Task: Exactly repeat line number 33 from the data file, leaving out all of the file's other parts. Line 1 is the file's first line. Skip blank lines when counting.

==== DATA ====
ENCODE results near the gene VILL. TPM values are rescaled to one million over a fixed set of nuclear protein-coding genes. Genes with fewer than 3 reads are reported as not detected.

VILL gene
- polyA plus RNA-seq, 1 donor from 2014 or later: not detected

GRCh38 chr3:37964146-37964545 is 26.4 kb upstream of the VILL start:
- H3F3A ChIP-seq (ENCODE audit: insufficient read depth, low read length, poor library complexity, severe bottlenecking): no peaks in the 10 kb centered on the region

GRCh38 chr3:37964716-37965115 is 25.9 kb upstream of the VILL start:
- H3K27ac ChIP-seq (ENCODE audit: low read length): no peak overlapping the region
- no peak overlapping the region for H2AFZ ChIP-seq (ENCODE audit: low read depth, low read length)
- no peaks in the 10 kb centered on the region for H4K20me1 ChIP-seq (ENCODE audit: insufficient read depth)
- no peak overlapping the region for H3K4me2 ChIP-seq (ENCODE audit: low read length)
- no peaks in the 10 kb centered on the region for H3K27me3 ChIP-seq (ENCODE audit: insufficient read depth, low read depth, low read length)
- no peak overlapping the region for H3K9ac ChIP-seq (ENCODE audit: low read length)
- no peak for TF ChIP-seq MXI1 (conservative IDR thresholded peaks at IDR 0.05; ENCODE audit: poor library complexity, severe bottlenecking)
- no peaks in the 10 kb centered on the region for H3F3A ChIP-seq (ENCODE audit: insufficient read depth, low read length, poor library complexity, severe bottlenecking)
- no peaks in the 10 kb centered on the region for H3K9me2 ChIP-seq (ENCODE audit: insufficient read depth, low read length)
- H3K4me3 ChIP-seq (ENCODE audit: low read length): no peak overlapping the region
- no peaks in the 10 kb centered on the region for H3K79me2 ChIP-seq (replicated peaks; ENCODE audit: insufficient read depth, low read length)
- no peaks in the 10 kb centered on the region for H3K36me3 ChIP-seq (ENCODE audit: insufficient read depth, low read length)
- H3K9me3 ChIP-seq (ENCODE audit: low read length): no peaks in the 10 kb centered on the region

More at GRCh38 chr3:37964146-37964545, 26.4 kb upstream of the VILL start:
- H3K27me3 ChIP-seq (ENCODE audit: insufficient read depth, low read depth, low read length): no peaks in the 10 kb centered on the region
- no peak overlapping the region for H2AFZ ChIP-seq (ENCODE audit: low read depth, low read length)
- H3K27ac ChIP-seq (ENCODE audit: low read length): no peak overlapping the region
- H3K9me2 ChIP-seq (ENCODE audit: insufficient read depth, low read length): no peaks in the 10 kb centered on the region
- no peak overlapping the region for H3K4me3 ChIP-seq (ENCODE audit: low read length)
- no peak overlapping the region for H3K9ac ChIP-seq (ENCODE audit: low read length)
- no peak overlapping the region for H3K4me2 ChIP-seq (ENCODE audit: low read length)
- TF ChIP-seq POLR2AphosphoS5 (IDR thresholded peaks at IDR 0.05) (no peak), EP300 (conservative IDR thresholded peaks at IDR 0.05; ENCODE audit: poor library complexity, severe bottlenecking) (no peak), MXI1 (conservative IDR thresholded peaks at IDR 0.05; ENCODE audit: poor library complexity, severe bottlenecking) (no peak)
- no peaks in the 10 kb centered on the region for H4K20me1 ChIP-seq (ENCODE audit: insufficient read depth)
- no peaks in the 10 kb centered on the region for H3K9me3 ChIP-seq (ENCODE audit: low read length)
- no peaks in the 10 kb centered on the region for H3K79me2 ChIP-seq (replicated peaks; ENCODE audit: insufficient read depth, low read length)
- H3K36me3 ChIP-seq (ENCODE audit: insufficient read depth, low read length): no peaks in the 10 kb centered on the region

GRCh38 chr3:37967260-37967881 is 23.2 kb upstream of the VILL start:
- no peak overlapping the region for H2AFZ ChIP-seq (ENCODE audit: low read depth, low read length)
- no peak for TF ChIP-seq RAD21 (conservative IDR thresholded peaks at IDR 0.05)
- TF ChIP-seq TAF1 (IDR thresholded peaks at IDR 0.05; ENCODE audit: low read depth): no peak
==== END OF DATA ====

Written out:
GRCh38 chr3:37967260-37967881 is 23.2 kb upstream of the VILL start: